Activity 4:  Your about page   

Today, we’re looking at your about page.

While this may repeat a little bit of the information on the home page, the point is to give more detail on you and your values. Some things to do include:

  • give a little detail about your history – don’t be afraid to be human
  • use a call to action to give your visitors something to do next

Here’s some more good advice on writing about pages:

Here’s my about page as an example. Now, over to you to write your own.

Activity 5:  Services: Work out your offer   

Earlier, we talked about your niche, ideal clients, and what you want to write about.

Now it’s time to distill that down into what you’re actually going to offer that will appeal to potential clients.

Go back to your original list, then pick around three things you want to offer, then get started with the first service:

  • Describe that service in a couple of sentences.
  • Next, show how using that service will benefit the client.
  • Then finish up with a link to your contact page so they can get in touch right away.

Repeat that process for all the services. Feel free to come and talk these through with me in one of the drop in sessions.  

If you need inspiration, check out the service pages of the sites shared in the earlier units. 

Wondering about pricing? We’ll look at that in much more detail next time. Then you can come back and add prices to your services if you want to display them.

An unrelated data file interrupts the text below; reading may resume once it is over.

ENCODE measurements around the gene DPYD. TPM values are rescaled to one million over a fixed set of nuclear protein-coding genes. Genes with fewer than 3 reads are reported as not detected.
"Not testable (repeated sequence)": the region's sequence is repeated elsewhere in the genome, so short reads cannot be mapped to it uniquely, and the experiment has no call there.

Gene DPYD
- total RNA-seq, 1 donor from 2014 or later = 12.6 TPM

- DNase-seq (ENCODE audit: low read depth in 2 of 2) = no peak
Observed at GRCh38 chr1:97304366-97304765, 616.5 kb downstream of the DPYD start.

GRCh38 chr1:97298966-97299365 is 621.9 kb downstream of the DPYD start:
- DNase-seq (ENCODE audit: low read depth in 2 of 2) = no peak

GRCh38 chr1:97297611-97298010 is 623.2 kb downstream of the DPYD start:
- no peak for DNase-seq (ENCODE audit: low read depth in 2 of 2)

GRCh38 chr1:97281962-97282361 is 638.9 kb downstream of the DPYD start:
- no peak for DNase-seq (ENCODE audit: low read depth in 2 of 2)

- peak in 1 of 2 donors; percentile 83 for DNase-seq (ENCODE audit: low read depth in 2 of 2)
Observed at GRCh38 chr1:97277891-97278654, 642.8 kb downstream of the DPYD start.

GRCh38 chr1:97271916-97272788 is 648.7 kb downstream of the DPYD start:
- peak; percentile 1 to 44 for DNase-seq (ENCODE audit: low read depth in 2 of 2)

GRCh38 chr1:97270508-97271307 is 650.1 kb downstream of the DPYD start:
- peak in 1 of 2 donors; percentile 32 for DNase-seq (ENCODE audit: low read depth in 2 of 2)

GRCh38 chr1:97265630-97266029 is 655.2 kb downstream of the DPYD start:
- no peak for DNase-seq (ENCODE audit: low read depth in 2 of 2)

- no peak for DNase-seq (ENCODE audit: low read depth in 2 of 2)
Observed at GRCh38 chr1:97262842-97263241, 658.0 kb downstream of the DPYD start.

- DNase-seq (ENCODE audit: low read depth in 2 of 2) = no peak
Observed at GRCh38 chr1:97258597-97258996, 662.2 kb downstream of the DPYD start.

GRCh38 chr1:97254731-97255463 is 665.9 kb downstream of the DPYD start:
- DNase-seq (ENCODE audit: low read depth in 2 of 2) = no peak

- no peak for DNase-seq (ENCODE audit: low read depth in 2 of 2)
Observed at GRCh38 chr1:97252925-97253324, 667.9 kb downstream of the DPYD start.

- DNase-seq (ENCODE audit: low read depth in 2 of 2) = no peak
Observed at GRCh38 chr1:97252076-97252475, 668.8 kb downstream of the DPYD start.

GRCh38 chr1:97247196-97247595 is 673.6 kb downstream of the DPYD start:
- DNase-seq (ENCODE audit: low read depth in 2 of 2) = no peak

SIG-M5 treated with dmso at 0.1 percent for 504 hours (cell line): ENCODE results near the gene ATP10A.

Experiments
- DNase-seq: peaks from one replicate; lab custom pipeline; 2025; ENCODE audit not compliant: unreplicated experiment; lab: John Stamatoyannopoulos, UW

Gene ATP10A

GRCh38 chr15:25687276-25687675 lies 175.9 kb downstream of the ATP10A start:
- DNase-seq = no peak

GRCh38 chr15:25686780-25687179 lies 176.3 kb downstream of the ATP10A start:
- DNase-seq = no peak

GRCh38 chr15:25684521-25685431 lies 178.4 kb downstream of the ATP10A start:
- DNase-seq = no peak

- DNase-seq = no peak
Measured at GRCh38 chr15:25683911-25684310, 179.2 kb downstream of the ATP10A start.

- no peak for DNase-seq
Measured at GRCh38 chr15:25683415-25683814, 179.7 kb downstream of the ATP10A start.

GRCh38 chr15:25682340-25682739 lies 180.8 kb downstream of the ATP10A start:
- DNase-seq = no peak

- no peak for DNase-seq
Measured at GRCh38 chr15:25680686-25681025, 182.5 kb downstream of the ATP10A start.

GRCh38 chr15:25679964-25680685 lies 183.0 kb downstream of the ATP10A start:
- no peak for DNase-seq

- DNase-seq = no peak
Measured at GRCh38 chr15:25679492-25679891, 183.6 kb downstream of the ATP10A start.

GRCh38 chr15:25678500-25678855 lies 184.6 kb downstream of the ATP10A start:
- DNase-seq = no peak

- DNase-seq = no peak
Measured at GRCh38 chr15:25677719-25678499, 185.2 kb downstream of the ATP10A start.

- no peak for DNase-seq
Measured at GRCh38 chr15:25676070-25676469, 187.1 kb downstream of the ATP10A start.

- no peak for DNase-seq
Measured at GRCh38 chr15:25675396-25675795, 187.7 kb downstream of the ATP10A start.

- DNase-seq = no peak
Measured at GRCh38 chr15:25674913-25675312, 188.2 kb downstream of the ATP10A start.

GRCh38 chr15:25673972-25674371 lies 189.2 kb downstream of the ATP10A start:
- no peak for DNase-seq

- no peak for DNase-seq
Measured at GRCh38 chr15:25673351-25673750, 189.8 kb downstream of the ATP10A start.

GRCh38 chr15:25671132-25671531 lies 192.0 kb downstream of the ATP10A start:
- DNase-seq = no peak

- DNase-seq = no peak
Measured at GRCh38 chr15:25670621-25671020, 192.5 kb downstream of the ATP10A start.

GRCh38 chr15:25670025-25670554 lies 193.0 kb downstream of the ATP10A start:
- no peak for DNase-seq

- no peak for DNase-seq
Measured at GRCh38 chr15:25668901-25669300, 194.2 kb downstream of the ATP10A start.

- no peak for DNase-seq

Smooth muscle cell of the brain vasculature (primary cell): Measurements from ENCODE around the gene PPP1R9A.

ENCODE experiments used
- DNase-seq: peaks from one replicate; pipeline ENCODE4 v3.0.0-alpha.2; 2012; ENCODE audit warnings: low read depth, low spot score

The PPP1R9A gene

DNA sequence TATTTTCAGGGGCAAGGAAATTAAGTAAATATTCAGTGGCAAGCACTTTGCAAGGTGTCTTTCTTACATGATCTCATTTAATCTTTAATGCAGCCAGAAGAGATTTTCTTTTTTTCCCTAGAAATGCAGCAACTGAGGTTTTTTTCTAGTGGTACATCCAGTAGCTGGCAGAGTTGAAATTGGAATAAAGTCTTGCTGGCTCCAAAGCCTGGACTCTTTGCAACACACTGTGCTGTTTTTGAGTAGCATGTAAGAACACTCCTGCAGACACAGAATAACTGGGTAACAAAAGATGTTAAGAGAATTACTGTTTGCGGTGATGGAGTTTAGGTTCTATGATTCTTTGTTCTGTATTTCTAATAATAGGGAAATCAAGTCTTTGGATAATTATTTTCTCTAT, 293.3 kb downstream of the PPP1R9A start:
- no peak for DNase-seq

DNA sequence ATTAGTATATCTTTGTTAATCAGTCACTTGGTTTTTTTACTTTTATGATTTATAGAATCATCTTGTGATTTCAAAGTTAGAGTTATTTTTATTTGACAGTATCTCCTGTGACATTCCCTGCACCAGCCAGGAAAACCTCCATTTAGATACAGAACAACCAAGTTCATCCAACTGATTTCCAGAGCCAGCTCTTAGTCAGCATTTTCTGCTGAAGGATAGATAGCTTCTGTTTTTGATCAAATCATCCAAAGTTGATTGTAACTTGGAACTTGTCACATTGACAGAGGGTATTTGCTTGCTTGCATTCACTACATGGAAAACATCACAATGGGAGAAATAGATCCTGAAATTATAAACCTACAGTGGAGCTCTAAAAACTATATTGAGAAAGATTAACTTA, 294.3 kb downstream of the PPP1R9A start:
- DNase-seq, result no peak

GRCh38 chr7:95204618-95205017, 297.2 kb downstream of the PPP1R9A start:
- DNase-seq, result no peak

Activity 6:  Your contact page   

Most WordPress sites include a default contact page. You can leave that in place, but you make your contact form more useful for you. 

For example, consider asking potential clients to identify a budget range, or the service they want from you. There are plenty of form plugins you can use to customize your contact form, but two that many freelancers recommend are WPForms and Formidable. Feel free to do your own research, though.

You can also include real contact details like a phone number, business address etc, and you can use the contact page to give more information about what types of enquiries you’re looking for.

Activity 7: Got a website already? Try these tasks   

If you already have a site and are happy with it, there are a couple of advanced tasks to work through.

1 Install Google Analytics on your website. 

  1. Find your top landing pages and optimize those to help even more people find them 
  2. Check search terms to see if there are gaps you could fill with new pages/content. You’ll need to link GA with Google Search Console for this 

Learn more about Google Analytics in my analytics roundup.